Increased food intake after type A but not type B cholecystokinin receptor blockade

Physiol Behav. 1991 Jul;50(1):255-8. doi: 10.1016/0031-9384(91)90529-w.


To assess the role of cholecystokinin (CCK) receptors in mediating the satiating effect of an oral preload, overnight food-deprived rats (n = 7) were given access to a high-carbohydrate liquid diet for 40 min. At the end of 40 min, food was removed and rats were injected subcutaneously (SC) with devazepide (DVZ; 1 ng/kg-1 mg/kg), an antagonist selective for the CCK-A receptor, or its vehicle, 0.5% carboxymethylcellulose (CMC). Thirty min after injection, rats were given access to the same liquid food for 60 min. DVZ increased food intake significantly. Furthermore, the effectiveness of a very low dose of DVZ (10 ng/kg) is strong evidence that the effect of DVZ was specific for CCK-A receptors. Three of the rats that increased food intake after DVZ were also tested with L-365,260, an antagonist selective for the CCK-B receptor (10 ng/kg-100 micrograms/kg). L365,260 did not increase food intake significantly. These results confirm and extend previous reports that CCK-A receptor blockade increases food intake after an oral preload. They do not, however, demonstrate a role for the CCK-B receptor in mediating the satiating effect of ingested food under the same experimental conditions.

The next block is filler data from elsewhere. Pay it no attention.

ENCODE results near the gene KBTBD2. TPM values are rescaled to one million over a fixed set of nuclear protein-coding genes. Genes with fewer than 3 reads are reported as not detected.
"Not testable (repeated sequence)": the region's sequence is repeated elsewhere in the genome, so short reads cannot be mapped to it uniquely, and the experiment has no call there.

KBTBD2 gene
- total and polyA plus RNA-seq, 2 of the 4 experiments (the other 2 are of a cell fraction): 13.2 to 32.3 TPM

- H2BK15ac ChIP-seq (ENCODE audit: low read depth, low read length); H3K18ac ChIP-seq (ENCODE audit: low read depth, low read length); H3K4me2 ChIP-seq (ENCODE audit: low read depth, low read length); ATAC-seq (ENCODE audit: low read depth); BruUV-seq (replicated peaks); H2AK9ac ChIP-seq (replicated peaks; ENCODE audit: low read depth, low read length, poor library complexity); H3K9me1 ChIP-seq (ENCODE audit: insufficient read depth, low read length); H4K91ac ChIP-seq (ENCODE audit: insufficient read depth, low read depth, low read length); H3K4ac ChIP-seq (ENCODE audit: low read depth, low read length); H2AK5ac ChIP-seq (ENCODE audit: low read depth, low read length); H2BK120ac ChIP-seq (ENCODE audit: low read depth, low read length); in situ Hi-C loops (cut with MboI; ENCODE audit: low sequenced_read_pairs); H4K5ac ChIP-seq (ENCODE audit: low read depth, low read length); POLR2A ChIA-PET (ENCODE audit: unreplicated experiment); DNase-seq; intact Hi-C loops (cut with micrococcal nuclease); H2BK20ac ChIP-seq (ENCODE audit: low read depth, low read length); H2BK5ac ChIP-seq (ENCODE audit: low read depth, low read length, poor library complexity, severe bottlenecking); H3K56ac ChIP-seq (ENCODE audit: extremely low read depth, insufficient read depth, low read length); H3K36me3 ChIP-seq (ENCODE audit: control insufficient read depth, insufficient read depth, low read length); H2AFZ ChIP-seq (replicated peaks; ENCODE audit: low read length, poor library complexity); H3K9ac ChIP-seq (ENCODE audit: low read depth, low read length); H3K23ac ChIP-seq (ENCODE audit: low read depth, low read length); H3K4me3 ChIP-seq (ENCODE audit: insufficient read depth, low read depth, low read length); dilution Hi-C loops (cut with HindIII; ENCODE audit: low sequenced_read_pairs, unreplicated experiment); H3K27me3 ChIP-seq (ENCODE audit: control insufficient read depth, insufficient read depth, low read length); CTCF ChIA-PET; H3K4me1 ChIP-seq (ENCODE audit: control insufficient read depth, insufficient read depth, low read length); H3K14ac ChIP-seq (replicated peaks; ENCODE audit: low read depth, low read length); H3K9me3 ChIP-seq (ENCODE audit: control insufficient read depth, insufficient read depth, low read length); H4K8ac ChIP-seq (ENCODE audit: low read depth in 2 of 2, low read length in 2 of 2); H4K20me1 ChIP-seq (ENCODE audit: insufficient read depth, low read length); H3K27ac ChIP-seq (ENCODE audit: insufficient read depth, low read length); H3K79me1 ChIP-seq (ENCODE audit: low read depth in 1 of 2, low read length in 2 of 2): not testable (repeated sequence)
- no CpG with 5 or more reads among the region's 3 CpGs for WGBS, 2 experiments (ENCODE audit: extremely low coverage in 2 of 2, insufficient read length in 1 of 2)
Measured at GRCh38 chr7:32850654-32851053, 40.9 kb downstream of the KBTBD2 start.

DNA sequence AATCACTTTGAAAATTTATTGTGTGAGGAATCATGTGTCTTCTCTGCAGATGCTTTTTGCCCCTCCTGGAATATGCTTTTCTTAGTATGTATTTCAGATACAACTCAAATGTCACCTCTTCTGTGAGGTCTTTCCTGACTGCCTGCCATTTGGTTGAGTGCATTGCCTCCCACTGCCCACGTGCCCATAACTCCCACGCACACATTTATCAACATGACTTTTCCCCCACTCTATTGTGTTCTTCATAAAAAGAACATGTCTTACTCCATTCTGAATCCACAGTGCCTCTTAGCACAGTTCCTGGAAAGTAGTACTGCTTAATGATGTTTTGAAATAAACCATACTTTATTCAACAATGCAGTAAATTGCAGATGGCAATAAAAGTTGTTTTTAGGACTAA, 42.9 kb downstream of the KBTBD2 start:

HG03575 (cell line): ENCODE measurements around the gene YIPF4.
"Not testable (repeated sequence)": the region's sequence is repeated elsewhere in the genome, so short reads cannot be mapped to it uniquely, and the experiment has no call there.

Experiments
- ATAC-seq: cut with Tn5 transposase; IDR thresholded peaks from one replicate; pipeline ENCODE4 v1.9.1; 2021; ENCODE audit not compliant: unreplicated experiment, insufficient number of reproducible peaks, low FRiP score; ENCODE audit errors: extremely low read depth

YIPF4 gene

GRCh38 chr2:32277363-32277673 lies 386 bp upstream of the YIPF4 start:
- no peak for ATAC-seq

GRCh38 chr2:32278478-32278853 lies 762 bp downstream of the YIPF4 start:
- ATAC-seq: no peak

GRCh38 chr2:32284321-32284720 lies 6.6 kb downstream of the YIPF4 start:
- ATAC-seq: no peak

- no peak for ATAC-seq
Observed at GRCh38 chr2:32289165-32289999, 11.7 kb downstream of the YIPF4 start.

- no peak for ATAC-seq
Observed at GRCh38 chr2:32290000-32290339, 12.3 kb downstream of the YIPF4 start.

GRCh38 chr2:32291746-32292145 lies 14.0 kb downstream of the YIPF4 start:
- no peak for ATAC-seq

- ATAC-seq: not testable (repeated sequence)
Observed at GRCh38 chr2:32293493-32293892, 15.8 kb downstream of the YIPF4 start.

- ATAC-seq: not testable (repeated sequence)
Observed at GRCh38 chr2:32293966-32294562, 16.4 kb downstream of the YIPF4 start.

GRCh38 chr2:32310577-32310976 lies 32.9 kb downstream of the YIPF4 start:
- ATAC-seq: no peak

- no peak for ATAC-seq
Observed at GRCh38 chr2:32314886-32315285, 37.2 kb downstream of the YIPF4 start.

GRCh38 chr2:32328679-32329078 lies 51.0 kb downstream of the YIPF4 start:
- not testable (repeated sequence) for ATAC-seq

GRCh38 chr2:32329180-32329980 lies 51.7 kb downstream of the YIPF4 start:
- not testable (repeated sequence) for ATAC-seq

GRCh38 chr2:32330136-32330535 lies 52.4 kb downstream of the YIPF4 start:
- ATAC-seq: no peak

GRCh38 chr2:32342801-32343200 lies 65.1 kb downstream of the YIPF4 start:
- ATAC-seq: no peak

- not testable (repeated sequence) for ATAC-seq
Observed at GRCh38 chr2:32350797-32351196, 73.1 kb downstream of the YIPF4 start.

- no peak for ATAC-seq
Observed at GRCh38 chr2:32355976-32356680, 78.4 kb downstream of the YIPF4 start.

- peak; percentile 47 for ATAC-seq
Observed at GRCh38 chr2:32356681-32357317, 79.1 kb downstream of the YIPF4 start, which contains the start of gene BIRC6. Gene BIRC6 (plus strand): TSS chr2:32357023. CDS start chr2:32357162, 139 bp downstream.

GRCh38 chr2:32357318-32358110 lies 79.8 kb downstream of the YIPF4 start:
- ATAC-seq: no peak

Publication types

  • Research Support, U.S. Gov't, P.H.S.

MeSH terms

  • Animals
  • Eating / physiology*
  • Hunger / physiology
  • Male
  • Rats
  • Rats, Inbred Strains
  • Receptors, Cholecystokinin / classification*
  • Receptors, Cholecystokinin / physiology*
  • Satiety Response / physiology*


  • Receptors, Cholecystokinin